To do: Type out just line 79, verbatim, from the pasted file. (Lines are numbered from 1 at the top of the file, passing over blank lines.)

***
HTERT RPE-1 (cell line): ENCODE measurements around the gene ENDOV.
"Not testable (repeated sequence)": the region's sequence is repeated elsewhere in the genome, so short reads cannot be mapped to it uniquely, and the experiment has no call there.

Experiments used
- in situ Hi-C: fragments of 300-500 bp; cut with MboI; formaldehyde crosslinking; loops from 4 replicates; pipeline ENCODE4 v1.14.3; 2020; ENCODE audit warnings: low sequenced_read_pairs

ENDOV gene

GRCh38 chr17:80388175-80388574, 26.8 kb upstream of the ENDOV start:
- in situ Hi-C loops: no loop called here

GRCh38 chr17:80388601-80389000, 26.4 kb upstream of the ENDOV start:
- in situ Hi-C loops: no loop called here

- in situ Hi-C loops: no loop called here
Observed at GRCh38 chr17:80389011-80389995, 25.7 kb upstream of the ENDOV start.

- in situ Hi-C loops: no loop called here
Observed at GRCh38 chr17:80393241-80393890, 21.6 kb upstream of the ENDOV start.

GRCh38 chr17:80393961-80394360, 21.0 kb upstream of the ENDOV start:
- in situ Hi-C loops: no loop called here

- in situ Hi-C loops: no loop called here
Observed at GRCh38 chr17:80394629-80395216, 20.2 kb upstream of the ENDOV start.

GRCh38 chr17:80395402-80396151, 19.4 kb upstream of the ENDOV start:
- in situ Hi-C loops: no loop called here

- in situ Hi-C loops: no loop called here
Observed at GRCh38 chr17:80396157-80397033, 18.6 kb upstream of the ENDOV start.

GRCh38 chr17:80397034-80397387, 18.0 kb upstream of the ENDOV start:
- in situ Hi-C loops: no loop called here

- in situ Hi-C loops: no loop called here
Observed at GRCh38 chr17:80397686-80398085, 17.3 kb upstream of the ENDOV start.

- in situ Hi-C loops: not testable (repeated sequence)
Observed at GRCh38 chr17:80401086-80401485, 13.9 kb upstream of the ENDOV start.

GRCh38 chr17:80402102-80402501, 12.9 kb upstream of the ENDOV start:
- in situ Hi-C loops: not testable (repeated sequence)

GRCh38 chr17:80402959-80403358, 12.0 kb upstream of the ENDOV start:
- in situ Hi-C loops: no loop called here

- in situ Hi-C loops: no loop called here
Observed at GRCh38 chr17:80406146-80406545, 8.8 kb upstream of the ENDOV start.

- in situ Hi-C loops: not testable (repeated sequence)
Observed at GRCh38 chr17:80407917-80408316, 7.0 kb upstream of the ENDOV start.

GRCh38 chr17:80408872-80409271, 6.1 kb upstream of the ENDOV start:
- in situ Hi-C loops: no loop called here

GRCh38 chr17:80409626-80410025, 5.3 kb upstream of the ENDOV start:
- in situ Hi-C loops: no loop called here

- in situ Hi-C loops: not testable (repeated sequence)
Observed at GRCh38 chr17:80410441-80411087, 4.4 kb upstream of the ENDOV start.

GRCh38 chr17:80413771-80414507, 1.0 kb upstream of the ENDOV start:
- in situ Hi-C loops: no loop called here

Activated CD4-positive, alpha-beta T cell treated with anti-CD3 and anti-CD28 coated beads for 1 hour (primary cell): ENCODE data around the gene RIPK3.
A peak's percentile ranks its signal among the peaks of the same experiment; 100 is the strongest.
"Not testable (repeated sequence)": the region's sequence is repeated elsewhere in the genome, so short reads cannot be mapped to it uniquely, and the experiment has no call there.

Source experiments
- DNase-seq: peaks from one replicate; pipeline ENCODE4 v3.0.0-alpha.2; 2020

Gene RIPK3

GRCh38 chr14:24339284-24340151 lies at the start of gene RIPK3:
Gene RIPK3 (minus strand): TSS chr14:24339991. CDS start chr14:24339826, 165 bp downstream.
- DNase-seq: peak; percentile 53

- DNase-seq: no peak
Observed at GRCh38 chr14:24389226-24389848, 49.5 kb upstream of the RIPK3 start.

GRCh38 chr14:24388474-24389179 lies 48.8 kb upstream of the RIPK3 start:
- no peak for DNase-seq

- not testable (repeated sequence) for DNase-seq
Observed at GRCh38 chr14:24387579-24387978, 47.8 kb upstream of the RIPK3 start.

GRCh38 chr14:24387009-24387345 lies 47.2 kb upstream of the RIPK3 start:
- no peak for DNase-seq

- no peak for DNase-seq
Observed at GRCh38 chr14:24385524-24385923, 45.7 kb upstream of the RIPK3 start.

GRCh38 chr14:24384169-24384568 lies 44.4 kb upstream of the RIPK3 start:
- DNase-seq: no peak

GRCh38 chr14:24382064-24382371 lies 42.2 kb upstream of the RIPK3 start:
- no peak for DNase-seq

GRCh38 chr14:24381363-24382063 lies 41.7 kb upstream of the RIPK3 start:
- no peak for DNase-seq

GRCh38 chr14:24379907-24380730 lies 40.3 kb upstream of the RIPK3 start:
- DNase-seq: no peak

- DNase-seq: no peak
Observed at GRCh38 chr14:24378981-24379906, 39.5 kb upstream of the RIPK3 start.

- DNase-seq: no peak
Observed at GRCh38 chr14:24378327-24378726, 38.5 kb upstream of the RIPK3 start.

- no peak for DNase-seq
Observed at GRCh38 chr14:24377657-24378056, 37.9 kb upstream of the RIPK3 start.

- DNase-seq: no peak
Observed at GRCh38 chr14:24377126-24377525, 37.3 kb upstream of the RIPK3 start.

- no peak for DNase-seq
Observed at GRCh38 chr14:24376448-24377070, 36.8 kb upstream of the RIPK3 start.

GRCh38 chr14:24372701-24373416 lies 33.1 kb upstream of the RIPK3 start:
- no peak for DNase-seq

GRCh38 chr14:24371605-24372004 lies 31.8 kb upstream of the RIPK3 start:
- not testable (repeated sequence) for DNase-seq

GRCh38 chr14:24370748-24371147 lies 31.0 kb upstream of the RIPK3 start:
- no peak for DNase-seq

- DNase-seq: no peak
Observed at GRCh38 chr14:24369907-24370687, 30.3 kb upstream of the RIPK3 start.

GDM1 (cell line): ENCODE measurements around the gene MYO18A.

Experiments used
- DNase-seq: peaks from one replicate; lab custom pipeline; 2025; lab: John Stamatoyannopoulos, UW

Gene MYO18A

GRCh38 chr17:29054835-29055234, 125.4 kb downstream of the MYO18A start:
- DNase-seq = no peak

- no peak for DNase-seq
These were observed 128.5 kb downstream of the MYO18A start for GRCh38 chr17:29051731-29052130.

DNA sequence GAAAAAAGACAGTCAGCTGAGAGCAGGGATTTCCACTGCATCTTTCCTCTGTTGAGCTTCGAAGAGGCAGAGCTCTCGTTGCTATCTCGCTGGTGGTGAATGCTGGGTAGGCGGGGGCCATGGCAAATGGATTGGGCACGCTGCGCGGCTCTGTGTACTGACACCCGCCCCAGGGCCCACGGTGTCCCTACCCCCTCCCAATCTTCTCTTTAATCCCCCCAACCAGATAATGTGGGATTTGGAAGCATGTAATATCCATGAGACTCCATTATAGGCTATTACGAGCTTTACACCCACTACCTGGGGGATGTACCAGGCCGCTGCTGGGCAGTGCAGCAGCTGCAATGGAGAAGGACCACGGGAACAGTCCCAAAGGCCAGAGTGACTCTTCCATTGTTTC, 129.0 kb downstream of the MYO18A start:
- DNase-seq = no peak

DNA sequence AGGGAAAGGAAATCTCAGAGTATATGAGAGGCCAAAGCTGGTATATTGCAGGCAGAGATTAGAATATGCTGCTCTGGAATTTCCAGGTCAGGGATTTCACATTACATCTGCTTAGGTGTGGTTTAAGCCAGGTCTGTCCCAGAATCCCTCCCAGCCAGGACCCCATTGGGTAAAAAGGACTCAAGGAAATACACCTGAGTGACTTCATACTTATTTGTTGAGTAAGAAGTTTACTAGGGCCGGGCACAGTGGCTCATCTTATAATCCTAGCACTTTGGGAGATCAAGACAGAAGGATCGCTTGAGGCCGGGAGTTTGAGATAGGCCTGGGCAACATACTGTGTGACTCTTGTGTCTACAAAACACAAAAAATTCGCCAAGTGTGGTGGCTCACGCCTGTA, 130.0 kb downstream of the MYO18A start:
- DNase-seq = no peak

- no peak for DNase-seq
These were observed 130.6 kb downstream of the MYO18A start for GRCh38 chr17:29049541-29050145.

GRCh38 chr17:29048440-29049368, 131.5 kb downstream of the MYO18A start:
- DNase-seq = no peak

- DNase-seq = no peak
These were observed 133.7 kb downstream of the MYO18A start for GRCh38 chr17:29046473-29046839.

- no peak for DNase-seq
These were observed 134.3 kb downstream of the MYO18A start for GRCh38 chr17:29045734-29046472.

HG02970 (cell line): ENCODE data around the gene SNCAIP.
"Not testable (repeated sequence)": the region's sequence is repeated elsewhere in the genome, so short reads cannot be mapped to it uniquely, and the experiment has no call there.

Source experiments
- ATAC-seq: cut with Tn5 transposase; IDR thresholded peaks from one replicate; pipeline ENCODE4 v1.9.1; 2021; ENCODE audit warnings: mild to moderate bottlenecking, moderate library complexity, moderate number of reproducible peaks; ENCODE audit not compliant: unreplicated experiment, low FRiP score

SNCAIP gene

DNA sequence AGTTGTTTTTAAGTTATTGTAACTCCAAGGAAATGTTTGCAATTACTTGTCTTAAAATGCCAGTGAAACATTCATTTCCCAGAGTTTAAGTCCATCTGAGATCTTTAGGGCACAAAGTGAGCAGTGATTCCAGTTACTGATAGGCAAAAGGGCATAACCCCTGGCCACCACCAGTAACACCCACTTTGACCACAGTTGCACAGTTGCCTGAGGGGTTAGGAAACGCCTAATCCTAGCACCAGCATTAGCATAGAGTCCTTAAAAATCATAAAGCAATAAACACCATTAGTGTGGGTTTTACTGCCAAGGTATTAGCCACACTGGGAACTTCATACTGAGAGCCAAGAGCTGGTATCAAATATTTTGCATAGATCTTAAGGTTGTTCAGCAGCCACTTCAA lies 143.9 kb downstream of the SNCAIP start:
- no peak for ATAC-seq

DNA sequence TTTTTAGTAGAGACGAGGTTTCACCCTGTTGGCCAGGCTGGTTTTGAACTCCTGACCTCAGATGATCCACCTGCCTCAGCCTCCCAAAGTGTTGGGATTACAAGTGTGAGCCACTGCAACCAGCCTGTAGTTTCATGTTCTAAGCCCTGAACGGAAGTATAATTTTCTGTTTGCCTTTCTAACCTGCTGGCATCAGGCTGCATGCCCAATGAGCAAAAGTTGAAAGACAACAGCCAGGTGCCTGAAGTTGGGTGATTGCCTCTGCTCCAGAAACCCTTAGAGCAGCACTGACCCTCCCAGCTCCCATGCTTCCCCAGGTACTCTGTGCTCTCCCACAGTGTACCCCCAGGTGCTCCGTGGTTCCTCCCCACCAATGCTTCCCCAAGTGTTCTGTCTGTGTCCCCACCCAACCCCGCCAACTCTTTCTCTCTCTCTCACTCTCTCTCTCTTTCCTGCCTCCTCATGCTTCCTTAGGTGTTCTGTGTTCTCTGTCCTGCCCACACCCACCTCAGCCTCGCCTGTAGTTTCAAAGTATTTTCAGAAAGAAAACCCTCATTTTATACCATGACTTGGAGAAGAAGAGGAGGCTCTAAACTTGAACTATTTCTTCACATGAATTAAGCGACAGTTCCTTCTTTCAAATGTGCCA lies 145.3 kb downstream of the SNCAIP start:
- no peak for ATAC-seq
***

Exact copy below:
- no peak for DNase-seq